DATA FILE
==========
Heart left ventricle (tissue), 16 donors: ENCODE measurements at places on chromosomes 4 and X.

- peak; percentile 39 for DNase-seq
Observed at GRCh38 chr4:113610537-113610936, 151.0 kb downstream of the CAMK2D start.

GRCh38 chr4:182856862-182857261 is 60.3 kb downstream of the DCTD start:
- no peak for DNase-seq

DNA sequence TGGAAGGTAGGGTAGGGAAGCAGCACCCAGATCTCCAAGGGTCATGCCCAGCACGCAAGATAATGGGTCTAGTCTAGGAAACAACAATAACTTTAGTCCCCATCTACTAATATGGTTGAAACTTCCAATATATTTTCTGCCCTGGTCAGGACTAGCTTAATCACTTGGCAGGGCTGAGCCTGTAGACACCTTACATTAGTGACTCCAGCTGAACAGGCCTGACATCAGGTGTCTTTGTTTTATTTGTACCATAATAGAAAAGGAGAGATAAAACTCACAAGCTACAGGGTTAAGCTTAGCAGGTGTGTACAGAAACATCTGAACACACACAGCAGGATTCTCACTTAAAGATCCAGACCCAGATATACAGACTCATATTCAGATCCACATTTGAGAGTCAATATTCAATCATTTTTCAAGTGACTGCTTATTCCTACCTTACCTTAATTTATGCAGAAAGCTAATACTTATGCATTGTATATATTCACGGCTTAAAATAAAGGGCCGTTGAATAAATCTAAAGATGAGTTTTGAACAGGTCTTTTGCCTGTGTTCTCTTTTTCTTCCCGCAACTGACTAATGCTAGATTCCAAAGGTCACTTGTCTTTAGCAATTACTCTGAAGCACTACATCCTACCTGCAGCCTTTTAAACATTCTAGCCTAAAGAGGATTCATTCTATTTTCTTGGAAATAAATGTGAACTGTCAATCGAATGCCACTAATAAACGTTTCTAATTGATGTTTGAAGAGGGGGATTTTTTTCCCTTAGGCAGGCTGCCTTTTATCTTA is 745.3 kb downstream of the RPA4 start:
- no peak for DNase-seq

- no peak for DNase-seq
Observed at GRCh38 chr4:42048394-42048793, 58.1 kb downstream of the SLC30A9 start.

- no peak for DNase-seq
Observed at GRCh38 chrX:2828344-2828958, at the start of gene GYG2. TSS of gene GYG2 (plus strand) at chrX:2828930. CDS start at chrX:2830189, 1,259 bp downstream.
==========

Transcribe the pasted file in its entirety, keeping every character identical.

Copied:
Heart left ventricle (tissue), 16 donors: ENCODE measurements at places on chromosomes 4 and X.

- peak; percentile 39 for DNase-seq
Observed at GRCh38 chr4:113610537-113610936, 151.0 kb downstream of the CAMK2D start.

GRCh38 chr4:182856862-182857261 is 60.3 kb downstream of the DCTD start:
- no peak for DNase-seq

DNA sequence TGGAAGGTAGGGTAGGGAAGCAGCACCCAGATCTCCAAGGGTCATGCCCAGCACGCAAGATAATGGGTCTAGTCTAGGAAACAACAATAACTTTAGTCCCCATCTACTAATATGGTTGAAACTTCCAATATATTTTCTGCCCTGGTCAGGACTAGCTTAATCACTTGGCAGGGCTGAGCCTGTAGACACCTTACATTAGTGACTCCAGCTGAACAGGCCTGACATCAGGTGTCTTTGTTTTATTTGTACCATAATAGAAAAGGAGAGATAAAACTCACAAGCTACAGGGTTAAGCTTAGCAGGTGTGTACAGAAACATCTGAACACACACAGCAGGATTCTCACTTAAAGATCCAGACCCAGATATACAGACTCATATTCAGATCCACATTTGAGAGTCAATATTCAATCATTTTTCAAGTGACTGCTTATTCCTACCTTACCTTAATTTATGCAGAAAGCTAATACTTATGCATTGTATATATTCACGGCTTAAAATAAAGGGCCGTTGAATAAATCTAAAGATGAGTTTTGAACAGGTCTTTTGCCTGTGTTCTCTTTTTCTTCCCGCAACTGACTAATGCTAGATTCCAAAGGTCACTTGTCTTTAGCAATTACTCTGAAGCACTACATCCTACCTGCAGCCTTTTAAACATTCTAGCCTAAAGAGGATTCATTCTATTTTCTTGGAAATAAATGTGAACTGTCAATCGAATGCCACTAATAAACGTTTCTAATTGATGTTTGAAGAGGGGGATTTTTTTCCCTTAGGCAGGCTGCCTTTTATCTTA is 745.3 kb downstream of the RPA4 start:
- no peak for DNase-seq

- no peak for DNase-seq
Observed at GRCh38 chr4:42048394-42048793, 58.1 kb downstream of the SLC30A9 start.

- no peak for DNase-seq
Observed at GRCh38 chrX:2828344-2828958, at the start of gene GYG2. TSS of gene GYG2 (plus strand) at chrX:2828930. CDS start at chrX:2830189, 1,259 bp downstream.